“The investigation into the murder of Rachel Nickell has always remained open and subject to ongoing reviews."

Someone ought to tell that to Paul Condon, who as head of the Met made clear that they weren't looking for anyone else, despite the case against Stagg being thrown out.

None of the papers managed to find any space to quote in full the interview that Stagg gave to yesterday's ITV News. While he seems to have found it within himself to forgive the police, he showed no such compassion towards the media, who it was clear he holds responsible for his treatment since the case was thrown out at the trial. And who could possibly blame him? When it was announced that he would be receiving compensation, rather than admit they'd got it wrong, both the Mail and the Sun ran articles comparing his likely pay-out to that given to Rachel Nickell's 2-year-old son, with the Sun condemning it in a leader column. Never was it admitted that if they hadn't so demonised the man that the payout might not have been so high.

Such is the nature of our tabloid media. Their bread and butter is the high profile crime stories, the more sensational the better. Yesterday saw the conviction of the killer of Laila Rezk, who was battered to death in her home a year to today. Both the Sun and the Mail described the likely killer as a "deranged, stalking maniac", with the Sun the next day breathlessly reporting that "THE killer of glamorous mum-of-two Laila Rezk is a twisted sex beast." The reality was rather different. Rezk's murderer was an 19-year-old burglar on an electronic tag, who apparently picked Rezk's home at random to rob, found her at home and beat her to death, altering her clothing to leave the impression of a sexual motive. He had shown no previous inclination towards being capable of the horrific violence used on that day, with him today sentenced to life, to serve a minimum of 18 years. It's hardly the first time the tabloids have got it so horribly wrong; something the families of Rochelle Holness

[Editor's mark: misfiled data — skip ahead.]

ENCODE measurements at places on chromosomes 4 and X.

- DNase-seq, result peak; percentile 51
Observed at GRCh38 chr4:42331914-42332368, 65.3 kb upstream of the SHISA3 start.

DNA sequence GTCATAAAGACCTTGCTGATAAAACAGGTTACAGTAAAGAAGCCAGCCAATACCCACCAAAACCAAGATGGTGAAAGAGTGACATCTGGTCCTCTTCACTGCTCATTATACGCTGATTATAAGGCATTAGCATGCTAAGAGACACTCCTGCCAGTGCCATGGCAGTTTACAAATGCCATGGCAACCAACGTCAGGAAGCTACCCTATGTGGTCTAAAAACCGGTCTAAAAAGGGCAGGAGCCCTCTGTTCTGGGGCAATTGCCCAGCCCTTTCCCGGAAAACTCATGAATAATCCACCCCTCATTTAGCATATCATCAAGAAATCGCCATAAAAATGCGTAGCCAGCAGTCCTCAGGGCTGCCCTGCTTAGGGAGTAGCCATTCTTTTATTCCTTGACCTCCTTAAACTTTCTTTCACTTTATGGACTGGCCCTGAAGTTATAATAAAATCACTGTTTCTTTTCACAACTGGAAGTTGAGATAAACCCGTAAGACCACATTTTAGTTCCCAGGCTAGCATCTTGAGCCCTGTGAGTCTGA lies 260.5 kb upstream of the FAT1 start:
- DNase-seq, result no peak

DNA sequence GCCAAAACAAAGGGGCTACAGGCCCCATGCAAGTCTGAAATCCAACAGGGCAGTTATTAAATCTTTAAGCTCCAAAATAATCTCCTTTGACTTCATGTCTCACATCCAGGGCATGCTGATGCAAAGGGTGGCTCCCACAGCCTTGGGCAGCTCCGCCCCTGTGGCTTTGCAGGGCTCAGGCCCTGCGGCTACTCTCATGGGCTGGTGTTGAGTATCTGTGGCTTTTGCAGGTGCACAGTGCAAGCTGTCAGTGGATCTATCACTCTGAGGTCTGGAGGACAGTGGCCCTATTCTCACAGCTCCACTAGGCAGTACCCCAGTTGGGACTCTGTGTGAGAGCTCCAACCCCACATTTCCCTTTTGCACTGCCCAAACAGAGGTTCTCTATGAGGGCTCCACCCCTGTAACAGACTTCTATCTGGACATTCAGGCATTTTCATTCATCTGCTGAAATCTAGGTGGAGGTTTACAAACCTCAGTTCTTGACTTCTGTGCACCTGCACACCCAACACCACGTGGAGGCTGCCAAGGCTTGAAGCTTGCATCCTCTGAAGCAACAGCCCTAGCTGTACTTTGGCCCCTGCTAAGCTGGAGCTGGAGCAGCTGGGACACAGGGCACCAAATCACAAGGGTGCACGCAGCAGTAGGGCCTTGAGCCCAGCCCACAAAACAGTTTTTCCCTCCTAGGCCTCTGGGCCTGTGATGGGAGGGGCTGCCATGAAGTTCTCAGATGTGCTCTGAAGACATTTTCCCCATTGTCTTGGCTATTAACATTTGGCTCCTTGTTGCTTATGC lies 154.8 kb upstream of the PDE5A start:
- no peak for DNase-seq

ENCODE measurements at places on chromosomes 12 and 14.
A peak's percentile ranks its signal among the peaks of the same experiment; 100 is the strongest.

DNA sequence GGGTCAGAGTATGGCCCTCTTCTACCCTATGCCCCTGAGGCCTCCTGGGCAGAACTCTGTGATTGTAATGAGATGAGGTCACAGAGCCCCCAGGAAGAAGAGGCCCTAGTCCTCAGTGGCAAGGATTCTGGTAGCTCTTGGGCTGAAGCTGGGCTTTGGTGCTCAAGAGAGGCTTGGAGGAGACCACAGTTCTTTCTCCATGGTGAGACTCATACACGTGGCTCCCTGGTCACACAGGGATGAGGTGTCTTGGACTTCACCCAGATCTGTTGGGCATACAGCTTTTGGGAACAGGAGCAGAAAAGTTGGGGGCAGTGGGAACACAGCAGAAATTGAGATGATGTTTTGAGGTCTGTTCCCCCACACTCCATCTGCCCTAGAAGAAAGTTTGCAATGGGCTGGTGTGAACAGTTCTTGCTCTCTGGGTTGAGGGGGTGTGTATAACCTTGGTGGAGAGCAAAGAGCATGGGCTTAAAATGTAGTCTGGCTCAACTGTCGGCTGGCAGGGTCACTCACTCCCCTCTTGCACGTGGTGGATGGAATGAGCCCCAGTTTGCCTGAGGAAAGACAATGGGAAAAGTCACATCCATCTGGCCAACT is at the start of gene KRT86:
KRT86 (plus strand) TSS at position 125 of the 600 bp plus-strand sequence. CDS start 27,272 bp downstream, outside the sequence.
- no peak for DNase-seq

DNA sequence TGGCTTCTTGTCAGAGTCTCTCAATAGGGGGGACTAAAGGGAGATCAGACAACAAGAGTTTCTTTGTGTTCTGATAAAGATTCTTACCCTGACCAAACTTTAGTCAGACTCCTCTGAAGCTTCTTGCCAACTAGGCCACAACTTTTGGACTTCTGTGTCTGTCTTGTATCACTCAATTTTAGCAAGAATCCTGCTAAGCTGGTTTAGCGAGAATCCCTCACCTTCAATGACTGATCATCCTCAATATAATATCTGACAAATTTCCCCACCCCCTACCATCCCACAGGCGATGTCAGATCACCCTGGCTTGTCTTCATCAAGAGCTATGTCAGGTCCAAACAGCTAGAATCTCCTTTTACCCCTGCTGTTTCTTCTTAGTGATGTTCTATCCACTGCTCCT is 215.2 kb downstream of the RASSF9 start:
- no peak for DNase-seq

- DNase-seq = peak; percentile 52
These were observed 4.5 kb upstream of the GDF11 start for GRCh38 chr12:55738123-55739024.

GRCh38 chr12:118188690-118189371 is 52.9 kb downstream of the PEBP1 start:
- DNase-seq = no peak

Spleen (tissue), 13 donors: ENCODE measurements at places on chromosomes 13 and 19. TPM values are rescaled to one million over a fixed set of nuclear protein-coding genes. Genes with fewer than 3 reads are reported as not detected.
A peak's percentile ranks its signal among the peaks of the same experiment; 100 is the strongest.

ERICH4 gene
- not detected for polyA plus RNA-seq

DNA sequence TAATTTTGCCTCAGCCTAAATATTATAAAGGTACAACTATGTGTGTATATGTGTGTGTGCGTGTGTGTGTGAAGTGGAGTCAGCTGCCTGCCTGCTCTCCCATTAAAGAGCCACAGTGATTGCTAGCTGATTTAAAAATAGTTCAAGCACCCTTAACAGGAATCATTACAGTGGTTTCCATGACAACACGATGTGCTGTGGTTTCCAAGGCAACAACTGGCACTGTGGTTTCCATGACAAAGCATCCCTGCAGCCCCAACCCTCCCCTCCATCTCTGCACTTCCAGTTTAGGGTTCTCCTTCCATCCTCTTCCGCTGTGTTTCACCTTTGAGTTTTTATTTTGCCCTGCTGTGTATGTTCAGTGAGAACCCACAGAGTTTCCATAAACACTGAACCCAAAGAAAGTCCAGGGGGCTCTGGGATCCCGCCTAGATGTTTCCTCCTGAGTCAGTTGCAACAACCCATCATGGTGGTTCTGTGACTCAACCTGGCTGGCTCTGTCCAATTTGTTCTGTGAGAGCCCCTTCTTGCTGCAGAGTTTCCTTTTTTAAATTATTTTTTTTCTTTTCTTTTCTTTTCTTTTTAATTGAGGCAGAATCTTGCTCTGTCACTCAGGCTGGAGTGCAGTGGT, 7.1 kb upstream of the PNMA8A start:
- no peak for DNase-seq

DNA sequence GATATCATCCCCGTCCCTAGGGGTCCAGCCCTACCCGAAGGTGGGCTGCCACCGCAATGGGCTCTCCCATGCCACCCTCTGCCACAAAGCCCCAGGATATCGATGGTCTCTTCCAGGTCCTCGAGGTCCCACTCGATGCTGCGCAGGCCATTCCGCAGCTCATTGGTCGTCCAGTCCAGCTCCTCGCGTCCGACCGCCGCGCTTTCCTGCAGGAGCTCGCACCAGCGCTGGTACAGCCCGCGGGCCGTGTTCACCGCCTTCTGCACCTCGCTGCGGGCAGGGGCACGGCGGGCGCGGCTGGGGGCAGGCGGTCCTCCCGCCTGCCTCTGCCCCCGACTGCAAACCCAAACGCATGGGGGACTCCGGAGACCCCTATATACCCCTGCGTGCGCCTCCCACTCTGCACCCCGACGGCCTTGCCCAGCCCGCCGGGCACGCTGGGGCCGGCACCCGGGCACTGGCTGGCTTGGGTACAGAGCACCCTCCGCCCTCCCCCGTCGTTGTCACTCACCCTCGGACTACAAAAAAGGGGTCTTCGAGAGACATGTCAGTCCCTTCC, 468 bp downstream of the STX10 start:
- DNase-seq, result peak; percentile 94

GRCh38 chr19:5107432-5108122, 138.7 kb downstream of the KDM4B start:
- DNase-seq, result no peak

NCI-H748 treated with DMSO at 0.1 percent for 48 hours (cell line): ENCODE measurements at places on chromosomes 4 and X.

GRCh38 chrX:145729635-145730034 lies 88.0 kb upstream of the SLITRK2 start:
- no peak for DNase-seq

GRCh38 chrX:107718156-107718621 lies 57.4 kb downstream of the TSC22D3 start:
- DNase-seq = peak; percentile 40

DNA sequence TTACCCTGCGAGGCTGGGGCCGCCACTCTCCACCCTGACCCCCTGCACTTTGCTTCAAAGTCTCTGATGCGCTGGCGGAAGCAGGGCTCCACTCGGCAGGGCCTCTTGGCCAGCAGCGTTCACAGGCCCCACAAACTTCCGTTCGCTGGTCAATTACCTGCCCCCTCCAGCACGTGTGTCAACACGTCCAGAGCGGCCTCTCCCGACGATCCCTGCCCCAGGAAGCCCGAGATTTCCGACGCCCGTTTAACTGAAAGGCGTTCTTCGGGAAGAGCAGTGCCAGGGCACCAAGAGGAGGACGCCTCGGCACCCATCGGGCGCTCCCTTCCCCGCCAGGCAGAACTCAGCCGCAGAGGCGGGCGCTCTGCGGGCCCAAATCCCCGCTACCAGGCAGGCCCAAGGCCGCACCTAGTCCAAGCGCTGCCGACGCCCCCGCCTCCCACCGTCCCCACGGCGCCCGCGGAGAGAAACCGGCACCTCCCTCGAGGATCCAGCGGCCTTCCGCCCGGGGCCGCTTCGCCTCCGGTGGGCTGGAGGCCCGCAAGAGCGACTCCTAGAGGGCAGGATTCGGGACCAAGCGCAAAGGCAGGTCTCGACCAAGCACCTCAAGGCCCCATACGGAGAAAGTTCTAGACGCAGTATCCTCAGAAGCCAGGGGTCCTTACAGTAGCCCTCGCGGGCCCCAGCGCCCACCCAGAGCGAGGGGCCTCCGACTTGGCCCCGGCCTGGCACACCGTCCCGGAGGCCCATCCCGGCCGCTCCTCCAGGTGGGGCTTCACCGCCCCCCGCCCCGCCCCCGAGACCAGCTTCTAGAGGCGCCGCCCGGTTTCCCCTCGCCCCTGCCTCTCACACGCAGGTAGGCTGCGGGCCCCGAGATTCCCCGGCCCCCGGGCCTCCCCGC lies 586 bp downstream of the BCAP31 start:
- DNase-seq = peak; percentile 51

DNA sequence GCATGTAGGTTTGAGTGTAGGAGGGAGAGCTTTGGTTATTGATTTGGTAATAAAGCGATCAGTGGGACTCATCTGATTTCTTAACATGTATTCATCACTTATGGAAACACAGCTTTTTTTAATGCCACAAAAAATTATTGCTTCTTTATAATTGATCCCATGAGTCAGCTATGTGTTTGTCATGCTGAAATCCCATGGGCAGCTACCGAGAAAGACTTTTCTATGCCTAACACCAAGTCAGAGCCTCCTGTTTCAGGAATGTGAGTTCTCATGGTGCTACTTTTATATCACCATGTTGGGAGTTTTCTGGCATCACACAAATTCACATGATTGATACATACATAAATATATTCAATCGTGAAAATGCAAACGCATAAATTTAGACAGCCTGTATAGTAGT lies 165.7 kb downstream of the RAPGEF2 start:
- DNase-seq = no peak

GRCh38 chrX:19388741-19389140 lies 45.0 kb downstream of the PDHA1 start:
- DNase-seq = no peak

and Janet Hossain can testify to. Apologies, if any are issued, get completely buried, while the hurt and continuing pain at losing a loved one is only exacerbated by such egregious mistakes. At least in those cases the families themselves are not the actual target; Stagg was never able to prove his innocence against such a backdrop of media prejudice.